Catherine of Braganza was a member of the British and Portuguese aristocracy (upper classes or upper crust). Born in Alentejo, she was the daughter of King John IV of Portugal and the wife of King Charles II of England, Scotland and Ireland. For the first 23 years of her life she lived in Portugal, but following her marriage in 1662 she resided in England until the 1690s. It was Catherine who began the British love for tea. Sadly she didn’t have the easiest of marriages as Charles took numerous mistresses and had at least a dozen illegitimate children. However apparently he always insisted she was treated with respect, and he came to her defence in 1669 when false charges of treason were laid against her.

On her return to beloved Lisboa, eight years after the death of her husband, she resided with Portuguese nobles. Soon after she commissioned her own palace, which became known as Paço da Rainha and on a couple of occasions before her death acted as regent for her brother Peter II. You can read all about her palace in Lisboa in my Portuguese post.

By the way the phrase upper crust to describe the upper classes is apparently an Americanism coined in the 19th century. So Catherine would never have heard herself called that. Although she may have heard the phrase with its original definition. There is written evidence it was first used to describe part of a loaf in England in the 1640s.

132 thoughts

  1. I am a little weak in statuary, but she is lovely. I finally gave up and went back to birds. I really did spend ALL day trying to get Garry a vaccination and anything available was like way up in the Berkshires — more than 100 miles away AND up a mountain — with snow on the way. I want him vaccinated, not driving off an icy cliff.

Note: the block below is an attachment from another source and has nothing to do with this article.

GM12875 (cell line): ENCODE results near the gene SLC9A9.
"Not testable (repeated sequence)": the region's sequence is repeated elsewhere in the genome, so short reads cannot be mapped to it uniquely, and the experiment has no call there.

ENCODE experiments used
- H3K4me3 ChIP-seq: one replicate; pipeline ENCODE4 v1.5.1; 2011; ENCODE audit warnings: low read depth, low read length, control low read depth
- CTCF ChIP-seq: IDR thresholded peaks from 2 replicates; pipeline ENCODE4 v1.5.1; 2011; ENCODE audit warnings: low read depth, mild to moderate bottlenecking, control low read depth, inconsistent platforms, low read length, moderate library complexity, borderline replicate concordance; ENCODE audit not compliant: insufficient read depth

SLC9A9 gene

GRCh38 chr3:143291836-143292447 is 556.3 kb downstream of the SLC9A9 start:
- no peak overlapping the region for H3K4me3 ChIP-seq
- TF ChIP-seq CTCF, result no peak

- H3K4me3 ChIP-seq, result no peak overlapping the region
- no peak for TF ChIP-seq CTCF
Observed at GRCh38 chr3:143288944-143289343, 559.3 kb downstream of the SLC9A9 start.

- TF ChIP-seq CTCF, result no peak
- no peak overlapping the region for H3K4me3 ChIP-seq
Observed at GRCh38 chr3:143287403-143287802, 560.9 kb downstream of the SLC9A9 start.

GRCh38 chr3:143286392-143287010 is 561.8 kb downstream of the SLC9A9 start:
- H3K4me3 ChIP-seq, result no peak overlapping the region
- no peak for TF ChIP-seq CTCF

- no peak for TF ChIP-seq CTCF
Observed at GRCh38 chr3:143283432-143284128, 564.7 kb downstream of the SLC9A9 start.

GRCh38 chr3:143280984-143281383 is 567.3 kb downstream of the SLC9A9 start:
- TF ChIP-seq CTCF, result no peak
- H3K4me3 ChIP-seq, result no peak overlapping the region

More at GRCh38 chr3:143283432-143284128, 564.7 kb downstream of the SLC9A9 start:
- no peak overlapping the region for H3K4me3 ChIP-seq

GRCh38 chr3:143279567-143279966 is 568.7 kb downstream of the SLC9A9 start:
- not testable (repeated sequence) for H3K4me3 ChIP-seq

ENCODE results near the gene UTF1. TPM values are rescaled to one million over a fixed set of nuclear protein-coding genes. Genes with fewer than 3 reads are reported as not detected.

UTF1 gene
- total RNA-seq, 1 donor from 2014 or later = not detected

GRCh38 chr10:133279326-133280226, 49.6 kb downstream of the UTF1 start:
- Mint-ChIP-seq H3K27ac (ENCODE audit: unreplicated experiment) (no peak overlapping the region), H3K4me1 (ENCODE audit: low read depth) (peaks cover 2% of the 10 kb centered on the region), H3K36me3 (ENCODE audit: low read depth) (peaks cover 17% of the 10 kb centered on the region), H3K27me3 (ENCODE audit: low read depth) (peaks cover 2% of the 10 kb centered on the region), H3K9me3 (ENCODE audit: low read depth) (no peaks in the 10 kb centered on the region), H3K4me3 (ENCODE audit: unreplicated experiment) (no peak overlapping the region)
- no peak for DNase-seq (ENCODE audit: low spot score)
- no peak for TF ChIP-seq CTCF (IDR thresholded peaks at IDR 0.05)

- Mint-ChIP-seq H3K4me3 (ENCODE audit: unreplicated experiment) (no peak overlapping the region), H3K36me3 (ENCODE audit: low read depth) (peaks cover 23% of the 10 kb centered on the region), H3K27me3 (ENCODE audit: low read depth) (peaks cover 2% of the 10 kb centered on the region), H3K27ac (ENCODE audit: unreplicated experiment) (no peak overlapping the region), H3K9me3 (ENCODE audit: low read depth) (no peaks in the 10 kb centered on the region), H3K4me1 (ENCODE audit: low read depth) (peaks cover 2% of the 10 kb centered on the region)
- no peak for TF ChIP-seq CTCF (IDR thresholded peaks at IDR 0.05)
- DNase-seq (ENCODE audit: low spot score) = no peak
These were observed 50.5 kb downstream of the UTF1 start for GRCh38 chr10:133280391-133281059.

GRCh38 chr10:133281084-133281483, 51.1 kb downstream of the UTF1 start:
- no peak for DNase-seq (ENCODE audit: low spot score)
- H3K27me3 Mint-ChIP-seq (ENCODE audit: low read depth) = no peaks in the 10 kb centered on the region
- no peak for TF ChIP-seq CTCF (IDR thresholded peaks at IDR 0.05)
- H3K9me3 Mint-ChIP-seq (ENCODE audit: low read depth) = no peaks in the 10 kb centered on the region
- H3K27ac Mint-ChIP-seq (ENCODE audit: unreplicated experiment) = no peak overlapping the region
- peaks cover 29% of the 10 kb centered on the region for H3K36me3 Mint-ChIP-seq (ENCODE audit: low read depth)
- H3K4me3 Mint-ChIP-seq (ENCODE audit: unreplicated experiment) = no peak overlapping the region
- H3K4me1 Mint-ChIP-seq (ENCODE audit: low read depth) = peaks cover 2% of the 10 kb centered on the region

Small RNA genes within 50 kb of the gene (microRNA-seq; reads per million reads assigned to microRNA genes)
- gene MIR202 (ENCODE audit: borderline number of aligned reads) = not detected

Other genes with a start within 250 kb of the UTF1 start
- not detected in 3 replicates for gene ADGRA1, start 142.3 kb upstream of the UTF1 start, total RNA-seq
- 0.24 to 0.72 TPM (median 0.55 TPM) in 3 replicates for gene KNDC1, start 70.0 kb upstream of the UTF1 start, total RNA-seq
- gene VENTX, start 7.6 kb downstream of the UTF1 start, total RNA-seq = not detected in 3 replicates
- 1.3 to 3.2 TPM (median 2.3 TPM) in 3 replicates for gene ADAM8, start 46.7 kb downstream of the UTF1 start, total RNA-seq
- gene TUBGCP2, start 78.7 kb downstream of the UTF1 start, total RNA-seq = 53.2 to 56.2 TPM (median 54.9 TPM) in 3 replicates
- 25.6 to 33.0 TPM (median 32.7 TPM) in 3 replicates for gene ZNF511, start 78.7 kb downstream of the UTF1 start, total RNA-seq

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    1. So much to put up with, including being left out of most history books!

      There’s a brilliant academic group called Team Queens who are celebrating and researching all queens. They’ve done a few podcasts for us, and there will be some more events at this year’s HODs. However you can also follow them on twitter @teamqueenshist and they have a website


  2. Ah yes, the upper crust – the best part of a loaf, or a muffin. Thank you for the mini-history lesson about the lovely lady who inspired a love of tea.

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    1. I love the crusts too – my dad and I used to race for it!!

      Glad you like the mini history post – snippets seem to work don’t they 🙂

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    1. awww thanks Jude, so glad you liked

      btw if you fancy a smile this afternoon do join us via that zoom link I sent you. We are starting later – 4pm. Everyone would love to see you xxx


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